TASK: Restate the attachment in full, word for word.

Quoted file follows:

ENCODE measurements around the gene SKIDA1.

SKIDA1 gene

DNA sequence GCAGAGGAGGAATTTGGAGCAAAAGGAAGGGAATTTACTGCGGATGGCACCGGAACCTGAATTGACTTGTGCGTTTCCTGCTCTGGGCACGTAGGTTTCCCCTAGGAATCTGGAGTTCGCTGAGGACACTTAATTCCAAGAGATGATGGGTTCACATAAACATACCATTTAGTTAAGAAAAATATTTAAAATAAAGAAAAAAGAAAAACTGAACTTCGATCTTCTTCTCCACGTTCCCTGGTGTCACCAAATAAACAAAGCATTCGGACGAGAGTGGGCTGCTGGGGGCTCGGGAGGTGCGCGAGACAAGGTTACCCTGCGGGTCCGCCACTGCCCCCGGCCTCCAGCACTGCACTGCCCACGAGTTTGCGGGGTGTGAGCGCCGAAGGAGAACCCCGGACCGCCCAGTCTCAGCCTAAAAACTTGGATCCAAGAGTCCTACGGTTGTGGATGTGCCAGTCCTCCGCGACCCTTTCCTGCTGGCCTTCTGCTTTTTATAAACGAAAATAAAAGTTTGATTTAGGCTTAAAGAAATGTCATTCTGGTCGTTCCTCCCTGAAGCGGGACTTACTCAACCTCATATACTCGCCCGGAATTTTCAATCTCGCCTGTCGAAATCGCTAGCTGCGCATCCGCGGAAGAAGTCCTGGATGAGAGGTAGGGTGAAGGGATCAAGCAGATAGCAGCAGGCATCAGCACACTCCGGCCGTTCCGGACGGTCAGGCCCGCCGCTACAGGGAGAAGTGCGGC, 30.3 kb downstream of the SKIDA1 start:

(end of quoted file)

ENCODE measurements around the gene SKIDA1.

SKIDA1 gene

DNA sequence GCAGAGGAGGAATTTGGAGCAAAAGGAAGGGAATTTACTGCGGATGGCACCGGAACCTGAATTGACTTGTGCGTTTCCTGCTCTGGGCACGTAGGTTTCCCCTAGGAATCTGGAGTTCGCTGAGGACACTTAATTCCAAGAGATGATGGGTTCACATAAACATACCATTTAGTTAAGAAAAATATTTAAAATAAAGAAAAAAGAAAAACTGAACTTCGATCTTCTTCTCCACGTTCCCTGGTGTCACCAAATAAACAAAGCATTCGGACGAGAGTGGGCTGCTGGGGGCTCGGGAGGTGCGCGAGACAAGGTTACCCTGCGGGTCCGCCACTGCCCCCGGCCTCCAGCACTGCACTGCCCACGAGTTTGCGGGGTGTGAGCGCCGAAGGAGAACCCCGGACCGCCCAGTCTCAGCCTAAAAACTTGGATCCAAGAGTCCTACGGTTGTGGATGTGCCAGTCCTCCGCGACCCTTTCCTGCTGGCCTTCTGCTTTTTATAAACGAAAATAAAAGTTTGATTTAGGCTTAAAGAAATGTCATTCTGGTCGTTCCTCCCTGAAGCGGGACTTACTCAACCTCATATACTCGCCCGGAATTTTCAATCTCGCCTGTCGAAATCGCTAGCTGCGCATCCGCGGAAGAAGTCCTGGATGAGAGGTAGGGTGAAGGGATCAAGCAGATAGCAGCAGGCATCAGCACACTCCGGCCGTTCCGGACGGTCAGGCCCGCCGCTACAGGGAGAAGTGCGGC, 30.3 kb downstream of the SKIDA1 start: